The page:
How do Wisdom and Selling go together?

Welcome to Wisdom Selling. So if you are like me, you are always wanting to learn more. Well here is the deal about selling. It is the desire to exchange something you have, for something of more value to you. You may have an idea, a product, a service which people will want to pay for, allowing you to make a profit. You have to seek out people who might want it, and convince them it is worth the price you are charging. Or like me, you may just have a little wisdom, and are looking for someone who values it enough to want to use it. My value received in return is the joy of your feedback. So, I am selling wisdom. The cost to you, your interest. I want to help others as well. Visit the links page and shop for some good deals. Any profits on money you spend there will be used by Wisdom Selling to support non-profit businesses in developing their strategies.

Friday, June 17, 2011

Thoughts on Wisdom - Part 1

So, with a blog called Wisdom Selling, I ought to at least talk about wisdom once in a while.  I believe wisdom is the use of knowledge for the betterment of something, whether it is your life, your job or your relationships.  My favorite wise guy, King Solomon, had some excellent thoughts on wisdom, which can relate directly to business, family and life.  He spoke in proverbs, which are kind of an if, then format.  He spoke very logical and really did not leave a way out on the path to wisdom.

I thought I would take a few posts and dedicate them to reviewing some of these proverbs that can help.  There are 31 groups of proverbs which is real convenient to read one group a day.

This one is from the 24th group.

It takes wisdom to have a good family, and it takes understanding to make it strong.  It takes knowledge to fill a home with rare and beautiful treasures.  Wise people have great power and those with knowledge have great strength.   So you need advice when you go to war.  If you have lots of good advice, you will win.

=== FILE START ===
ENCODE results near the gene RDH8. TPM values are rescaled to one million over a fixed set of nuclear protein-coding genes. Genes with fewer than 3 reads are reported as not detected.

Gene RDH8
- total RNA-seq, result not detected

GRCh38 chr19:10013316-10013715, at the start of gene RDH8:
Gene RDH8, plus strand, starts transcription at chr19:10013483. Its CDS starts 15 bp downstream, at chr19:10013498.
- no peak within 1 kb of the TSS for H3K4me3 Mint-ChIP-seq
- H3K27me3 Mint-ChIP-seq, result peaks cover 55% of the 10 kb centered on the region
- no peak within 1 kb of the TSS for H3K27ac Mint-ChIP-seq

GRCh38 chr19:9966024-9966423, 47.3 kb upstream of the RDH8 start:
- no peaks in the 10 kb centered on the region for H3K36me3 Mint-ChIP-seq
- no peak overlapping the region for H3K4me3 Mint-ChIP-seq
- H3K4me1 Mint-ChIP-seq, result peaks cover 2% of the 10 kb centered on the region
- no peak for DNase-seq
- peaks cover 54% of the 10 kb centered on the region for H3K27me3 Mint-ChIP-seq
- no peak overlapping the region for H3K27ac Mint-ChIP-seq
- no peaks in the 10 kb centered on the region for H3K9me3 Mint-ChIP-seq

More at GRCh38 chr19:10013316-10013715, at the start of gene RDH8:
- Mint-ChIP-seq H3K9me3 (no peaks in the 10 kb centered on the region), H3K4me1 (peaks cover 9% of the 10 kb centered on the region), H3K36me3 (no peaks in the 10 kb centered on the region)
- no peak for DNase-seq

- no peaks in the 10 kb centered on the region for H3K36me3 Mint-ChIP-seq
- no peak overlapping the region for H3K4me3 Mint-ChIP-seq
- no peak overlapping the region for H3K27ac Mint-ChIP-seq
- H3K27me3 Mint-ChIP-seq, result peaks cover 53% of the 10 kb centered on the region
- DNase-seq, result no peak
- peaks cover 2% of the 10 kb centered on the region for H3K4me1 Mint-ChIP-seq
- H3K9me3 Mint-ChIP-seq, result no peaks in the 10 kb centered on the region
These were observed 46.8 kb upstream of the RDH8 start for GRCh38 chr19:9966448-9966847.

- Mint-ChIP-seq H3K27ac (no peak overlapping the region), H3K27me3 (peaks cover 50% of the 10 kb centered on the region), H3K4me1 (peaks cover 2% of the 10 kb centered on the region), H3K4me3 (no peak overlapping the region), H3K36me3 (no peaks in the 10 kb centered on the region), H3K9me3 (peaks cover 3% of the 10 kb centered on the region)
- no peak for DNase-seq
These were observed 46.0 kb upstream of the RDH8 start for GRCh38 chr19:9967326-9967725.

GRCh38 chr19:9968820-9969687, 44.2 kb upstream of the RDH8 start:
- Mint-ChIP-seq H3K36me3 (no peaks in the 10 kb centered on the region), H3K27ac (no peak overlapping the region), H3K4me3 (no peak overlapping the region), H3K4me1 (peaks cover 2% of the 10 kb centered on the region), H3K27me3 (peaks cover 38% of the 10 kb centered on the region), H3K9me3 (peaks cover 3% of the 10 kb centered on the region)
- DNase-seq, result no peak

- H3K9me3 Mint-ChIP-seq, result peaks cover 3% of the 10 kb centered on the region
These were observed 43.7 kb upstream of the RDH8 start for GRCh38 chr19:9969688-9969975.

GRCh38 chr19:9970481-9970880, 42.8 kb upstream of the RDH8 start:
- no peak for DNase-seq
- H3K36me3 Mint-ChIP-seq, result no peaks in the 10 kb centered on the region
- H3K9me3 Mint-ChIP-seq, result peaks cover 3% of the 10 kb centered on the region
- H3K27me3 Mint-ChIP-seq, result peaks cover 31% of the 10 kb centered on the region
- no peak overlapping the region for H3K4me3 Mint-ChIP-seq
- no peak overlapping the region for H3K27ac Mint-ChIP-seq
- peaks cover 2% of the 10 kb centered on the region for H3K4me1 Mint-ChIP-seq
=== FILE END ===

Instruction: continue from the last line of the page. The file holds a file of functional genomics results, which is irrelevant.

This bit of advice really resonates with me because I have always been the kind of person who made decisions on my own.  I decided about college on my own, made my decisions about what to study and how hard to work without any advice or mentoring, and chose my first career without getting any opinions that mattered.  I suffered through a difficult and costly personal relationship because I was afraid to leave it, and did not have anyone who I trusted to give me advice to stop the relationship, much less to keep from letting it escalate to the costly end it had.

I went through periods of darkness related to being alone, with the difficulties related to the stubbornness of making all my own decisions.  It wasn't until later in life, where I realized I was not happy in my job that I finally asked my parents for their opinions on a new career.  They helped me see the wisdom of a particular choice.  My wife has always been available, but until recently I was unable to express myself in a way that allowed her to have an opinion she felt mattered.

To win requires knowledge, so that you know what to do when the time comes to do it.  Wisdom is knowing when to do what you need to do, where, and how much.  In building a business plan it take alot of knowledge about markets, products and customers, but success comes from the wisdom to act, stay, change, remain solidly planted, increase, decrease.  These are choices that are the implementation of knowledge.  We aren't naturally able to make these decisions without instruction, mentoring and input from others. 

Without these inputs from others, we never become bigger than our current capabilities.  The entire consulting industry has value because of this reality.  There really is synergy in the collective wisdom of a group of two or more!  That is why  I went into consulting myself.  I found in my previous employment that there were all sorts of unsolved business challenges.  You probably have experienced the same in your business, ministry or personal life.  People would come to my office with a problem to be overcome in our operations.  We would turn to the white board, and over the course of the next 30-60 minutes  a solution would begin to take shape.

The cool thing was that it often felt like I already knew the answer, but then as I stared at the solution on the board, humility would sink in.  The idea on the board was better than anything I had in my head, and demonstrated what Solomon was saying in the proverb.  So you need advice before you go to war (business operations, family development, relationship development, etc).  If you have lots of good advice you will win.

Chris Byrd is a business strategy and workforce development consultant with Wisdom Selling Solutions.

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